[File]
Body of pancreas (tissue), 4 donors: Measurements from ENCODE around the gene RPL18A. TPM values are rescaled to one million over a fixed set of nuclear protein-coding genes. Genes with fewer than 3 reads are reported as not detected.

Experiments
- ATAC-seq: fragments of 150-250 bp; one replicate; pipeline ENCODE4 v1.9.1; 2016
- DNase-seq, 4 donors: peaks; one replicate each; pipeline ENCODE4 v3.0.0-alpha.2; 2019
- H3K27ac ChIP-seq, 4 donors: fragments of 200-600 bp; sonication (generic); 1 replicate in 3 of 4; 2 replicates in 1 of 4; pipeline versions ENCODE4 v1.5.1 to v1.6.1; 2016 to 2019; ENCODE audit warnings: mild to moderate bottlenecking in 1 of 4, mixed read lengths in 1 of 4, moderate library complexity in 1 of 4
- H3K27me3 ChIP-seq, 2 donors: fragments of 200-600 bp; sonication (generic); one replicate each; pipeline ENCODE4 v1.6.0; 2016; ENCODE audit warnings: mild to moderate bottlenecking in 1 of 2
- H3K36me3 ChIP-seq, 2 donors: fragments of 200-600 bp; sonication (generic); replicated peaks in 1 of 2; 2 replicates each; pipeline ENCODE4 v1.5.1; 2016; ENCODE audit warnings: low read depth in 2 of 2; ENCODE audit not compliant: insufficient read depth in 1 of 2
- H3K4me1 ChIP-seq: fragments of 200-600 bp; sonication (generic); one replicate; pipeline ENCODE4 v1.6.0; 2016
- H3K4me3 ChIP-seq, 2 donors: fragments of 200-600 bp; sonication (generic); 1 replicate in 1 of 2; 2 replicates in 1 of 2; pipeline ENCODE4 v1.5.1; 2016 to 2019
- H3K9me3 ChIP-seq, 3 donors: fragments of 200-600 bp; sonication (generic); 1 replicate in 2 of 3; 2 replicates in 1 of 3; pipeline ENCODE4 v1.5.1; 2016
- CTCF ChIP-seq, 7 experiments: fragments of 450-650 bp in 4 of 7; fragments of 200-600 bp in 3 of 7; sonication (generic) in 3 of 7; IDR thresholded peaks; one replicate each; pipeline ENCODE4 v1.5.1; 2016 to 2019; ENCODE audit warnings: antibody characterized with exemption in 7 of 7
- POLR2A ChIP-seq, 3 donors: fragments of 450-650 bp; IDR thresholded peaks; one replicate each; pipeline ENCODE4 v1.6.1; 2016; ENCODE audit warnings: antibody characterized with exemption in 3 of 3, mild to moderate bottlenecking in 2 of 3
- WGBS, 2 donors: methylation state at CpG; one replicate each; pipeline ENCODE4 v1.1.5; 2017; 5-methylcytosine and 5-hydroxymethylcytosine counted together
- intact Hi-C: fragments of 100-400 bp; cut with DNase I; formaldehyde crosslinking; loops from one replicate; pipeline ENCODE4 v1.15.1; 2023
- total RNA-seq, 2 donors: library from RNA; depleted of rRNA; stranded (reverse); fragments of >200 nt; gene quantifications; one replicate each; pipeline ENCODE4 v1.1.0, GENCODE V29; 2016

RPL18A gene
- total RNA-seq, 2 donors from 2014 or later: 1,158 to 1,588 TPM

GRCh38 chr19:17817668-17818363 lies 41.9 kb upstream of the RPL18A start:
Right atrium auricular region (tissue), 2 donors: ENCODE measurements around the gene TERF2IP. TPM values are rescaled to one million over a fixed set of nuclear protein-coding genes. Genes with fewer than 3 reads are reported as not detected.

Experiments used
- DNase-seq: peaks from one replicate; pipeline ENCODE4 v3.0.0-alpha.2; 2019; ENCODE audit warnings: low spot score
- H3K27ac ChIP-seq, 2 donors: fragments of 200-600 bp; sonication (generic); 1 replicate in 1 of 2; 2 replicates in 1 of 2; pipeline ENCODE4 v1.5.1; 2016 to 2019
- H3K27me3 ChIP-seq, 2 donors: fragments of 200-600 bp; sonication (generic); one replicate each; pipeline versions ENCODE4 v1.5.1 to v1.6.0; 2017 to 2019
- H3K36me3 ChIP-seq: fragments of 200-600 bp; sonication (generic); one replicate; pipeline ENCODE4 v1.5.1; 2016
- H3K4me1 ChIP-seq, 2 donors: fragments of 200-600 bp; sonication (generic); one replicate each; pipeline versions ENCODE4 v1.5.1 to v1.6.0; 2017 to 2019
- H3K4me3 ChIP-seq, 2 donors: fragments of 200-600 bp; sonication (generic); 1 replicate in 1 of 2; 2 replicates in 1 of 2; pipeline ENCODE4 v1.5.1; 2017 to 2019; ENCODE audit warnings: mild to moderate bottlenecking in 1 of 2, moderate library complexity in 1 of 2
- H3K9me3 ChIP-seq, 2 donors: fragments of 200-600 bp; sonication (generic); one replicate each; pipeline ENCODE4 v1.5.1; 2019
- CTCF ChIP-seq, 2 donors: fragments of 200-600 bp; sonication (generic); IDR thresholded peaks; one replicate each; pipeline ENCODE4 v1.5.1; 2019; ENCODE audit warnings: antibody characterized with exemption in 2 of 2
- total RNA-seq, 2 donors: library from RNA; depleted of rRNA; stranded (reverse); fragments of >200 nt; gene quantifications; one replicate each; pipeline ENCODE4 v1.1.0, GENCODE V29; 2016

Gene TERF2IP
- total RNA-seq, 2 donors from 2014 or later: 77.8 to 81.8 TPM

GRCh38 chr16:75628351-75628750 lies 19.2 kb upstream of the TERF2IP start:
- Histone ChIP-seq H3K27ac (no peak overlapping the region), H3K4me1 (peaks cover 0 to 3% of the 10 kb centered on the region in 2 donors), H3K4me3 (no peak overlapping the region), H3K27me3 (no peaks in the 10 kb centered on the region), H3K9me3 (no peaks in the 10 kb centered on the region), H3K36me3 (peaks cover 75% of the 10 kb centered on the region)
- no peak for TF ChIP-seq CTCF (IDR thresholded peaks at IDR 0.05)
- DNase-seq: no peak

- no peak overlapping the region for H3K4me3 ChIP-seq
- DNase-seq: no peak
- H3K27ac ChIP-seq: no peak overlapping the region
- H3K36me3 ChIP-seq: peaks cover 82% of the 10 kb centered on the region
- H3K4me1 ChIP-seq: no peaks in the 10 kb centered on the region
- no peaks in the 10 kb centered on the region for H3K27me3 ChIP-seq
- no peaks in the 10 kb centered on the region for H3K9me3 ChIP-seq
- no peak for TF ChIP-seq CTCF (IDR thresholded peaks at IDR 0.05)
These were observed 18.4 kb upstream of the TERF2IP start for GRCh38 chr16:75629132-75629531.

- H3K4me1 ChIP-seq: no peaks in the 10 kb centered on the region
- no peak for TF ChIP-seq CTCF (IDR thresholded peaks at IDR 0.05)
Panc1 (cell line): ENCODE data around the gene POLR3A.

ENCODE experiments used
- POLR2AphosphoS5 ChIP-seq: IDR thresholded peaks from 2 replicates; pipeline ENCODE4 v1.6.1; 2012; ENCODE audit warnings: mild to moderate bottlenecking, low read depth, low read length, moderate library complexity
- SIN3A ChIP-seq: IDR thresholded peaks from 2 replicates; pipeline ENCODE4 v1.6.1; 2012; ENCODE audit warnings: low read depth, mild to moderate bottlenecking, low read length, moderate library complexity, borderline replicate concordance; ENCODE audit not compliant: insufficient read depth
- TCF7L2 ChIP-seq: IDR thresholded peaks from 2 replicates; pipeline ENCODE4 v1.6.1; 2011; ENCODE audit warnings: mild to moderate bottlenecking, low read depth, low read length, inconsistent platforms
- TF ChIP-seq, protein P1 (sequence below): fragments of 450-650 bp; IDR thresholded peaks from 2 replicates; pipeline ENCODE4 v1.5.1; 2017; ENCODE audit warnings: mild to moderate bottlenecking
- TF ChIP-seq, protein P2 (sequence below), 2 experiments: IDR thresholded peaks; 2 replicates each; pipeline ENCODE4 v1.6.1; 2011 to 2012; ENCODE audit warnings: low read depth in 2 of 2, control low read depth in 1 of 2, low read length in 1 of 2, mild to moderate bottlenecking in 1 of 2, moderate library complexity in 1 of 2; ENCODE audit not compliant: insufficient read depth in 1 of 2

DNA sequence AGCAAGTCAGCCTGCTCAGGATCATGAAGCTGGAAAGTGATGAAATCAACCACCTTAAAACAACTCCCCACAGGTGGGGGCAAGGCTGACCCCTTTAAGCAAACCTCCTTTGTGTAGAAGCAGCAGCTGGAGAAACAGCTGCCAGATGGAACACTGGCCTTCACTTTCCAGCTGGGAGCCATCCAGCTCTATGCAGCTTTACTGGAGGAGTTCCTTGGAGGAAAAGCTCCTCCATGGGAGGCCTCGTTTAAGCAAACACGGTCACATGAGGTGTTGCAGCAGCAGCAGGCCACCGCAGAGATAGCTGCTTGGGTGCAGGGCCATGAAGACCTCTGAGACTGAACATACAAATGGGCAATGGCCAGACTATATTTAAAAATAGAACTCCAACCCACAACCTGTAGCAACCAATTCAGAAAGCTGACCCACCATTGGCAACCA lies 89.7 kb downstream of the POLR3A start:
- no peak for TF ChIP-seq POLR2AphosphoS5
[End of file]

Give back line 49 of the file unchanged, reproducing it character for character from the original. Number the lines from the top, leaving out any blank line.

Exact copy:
- POLR2AphosphoS5 ChIP-seq: IDR thresholded peaks from 2 replicates; pipeline ENCODE4 v1.6.1; 2012; ENCODE audit warnings: mild to moderate bottlenecking, low read depth, low read length, moderate library complexity